“I became interested in 3D shooting in Sudbury on one of my shoots back in the ‘80s, they were showing laser sintering, stereolithography out of this vat, and it was reducing the design cycle. I was thinking, that’s the future. From that moment, I thought there was something in 3D. I studied tool and die making, became a photographer; how do I move from being a photographer and move into 3D? I thought photography was part of that 3D story. … We established Think2Thing… and it was a big adventure, and it is still a big adventure. Be3D was our first conference, Think Forward is our second conference, as we seek to bring creative minds to this technology, mix and mingle and exchange ideas and hopefully turn Toronto into a 3D center.”
The first Be3D conference was held in 2015, the first 3D printing conference in Toronto. That inaugural event, Didur noted, also had an exhibition element to it, but moving to the next event, the team decided to “keep the commercial out of it” and focus on the people behind 3D technologies and how they can “Think Forward” — and how they can help that come to fruition.
“Be3D is a call to arms, a command: be three-dimensional!” Didur enthused. “We created that brand to do the conference and further created it for our innovation fund. The philanthropic work we do, the initiative works we do, the grants we raise money for and give and distribute, it falls under that category. It’s a Think2Thing brand. We’ve invited Ryerson to work on what we do, they work with us under this brand; Be3D is exclusive to Think2Thing. The first innovation fund we raised $100,000 with the help of Ryerson, the Brookfield Foundation, a private donor, and the director of the National Gallery of Canada to choose an artist so we were at arm’s length, and we gave them each $50,000 to unlock potential, look at technology in a new way, find new ways to use the technology. We’re working with those artists now. We’re doing fashion now, we’ve chosen one of the two winners alerady. We’re excited about that, we’ll be expanding that out to engineering, to medical, to industrial design. These are some of the initiatives we’re working on as a company, to educate, to innovate. We think it will also reveal some interesting business opportunities as well, for what we’ve learned from this.”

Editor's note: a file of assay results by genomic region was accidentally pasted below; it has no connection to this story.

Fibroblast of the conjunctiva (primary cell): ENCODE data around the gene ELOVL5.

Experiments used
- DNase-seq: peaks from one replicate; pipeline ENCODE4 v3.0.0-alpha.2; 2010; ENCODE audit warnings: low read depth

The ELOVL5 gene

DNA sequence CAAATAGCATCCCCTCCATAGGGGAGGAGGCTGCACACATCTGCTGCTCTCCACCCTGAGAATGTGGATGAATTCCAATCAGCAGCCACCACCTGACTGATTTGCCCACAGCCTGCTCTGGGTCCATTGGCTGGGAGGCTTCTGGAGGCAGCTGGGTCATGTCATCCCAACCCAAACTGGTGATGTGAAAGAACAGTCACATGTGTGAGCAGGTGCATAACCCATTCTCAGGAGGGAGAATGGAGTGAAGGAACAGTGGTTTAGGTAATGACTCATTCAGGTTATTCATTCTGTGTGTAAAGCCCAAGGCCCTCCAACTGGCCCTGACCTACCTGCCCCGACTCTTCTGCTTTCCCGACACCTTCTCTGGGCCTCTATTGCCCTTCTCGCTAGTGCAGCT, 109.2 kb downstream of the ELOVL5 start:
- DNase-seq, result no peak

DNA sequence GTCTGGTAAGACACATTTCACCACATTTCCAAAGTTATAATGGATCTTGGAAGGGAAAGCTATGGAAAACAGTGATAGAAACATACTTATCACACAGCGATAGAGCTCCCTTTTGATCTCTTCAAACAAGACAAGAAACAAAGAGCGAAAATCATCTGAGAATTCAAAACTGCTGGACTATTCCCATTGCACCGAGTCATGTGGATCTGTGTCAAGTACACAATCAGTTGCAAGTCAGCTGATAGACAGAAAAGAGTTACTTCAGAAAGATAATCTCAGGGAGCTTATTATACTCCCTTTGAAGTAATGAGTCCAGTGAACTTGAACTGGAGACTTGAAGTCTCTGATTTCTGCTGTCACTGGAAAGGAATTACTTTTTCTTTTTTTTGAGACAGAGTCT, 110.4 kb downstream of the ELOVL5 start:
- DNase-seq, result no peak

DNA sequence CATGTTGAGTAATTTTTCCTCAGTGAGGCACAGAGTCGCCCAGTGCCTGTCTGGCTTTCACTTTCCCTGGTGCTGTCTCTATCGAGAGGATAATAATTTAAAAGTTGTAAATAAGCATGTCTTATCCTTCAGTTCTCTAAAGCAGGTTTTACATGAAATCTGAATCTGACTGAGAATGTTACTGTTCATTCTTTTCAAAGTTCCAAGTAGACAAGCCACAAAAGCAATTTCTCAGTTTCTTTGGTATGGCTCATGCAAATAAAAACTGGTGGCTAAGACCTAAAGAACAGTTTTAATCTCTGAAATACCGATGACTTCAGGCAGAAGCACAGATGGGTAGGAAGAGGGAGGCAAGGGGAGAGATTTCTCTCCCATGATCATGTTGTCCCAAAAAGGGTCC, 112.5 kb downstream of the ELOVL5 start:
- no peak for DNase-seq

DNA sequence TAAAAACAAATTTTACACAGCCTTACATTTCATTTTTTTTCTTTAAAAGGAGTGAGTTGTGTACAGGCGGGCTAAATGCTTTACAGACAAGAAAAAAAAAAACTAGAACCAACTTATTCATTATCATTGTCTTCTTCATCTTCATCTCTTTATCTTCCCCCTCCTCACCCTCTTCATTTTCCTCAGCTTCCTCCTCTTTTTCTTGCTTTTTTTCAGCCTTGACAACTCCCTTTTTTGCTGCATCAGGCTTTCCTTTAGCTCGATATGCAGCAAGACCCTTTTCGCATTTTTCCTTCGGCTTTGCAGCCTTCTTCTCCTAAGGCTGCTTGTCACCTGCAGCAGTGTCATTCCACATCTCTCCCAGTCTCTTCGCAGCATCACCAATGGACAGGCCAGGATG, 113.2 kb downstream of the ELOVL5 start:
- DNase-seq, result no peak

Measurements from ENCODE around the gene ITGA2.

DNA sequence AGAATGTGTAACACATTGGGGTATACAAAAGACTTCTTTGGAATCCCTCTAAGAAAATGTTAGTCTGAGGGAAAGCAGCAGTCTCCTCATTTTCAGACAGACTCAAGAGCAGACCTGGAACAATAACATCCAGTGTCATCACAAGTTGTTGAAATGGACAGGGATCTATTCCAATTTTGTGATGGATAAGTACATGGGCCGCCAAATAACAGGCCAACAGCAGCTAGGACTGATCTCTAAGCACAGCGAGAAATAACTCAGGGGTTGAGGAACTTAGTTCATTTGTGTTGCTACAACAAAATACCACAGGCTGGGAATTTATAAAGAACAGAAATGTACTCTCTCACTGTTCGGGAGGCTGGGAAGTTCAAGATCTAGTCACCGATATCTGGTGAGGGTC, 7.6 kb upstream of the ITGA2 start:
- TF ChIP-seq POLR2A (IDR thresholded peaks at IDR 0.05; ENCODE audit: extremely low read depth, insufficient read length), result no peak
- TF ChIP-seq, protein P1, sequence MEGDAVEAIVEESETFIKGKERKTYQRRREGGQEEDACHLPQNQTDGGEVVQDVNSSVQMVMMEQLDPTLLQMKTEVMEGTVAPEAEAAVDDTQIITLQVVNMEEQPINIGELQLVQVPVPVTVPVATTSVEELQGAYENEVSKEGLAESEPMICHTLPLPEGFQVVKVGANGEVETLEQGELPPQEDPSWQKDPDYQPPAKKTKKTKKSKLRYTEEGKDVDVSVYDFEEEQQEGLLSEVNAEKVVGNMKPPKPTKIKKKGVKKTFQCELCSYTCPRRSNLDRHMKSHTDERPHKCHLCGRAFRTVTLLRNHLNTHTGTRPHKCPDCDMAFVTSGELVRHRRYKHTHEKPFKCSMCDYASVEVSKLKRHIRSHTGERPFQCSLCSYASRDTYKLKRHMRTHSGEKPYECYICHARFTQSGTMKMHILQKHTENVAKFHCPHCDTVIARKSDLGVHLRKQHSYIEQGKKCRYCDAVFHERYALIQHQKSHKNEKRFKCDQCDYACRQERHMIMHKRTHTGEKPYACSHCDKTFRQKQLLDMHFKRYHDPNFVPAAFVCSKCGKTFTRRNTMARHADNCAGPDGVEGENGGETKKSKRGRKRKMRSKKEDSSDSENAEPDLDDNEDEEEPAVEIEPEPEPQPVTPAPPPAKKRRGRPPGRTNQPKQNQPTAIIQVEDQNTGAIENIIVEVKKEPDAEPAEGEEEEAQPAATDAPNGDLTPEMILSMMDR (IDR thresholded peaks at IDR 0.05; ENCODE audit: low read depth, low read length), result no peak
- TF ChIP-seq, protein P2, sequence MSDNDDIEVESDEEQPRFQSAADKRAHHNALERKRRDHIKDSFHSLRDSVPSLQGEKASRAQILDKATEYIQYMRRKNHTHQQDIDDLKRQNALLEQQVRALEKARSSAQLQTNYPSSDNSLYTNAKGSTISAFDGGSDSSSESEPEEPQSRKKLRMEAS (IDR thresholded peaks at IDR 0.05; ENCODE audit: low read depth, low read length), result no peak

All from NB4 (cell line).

The Be3D Innovation Fund has been working with two artists since their selection last spring, and Didur and team were enthusiastic about the ability to move forward with the next projects to come from the Innovation Fund and what that will continue to mean for developing talent in Canada, providing perhaps the first direct access to 3D technologies for the selected winners.
Additionally important to the team at T2T are the concepts of education and innovation, and just what defines each. Working definitions are important to T2T, as Didur came back to what each idea he presented meant, from what the company itself is to how education is more about how to think than what to know, and the line between innovation and creativity as it relates to engineers.
“We get back to the definition of us; Thing2Thing is not so much a service bureau, it’s like a think tank but it’s not, we still have to make a living. We use the technology in a number of ways, from heritage and culture to creating artifacts — copies of artifacts — to purely artistic projects. Also to aid in the product development side of the business, we help companies realize a project, go through the prototyping stage and into marketing. Most of what we do is under nondisclosure, so it’s hard to talk about. There’s a wide range of what we do here, 3D tech is at the core of it all, 3D printing, scanning, computer modeling,” Didur said.
3D technologies are the key to understanding T2T, as Didur goes to the basics: “All 3D technology tools start with the asset — with the digital file.” That file is at the heart of creations made in this space, and is a pathway to creation. Didur noted the path from photography to sculpture, as 2D photographs can take to the third dimension with 3D scanners to create something new. Discussing the project of recreating the Erebus bell, Didur said he “didn’t want to call it a replica or a reproduction, so I called it a portrait. Ed (Burtynsky) took that portrait statement and turned it into photography 3.0.”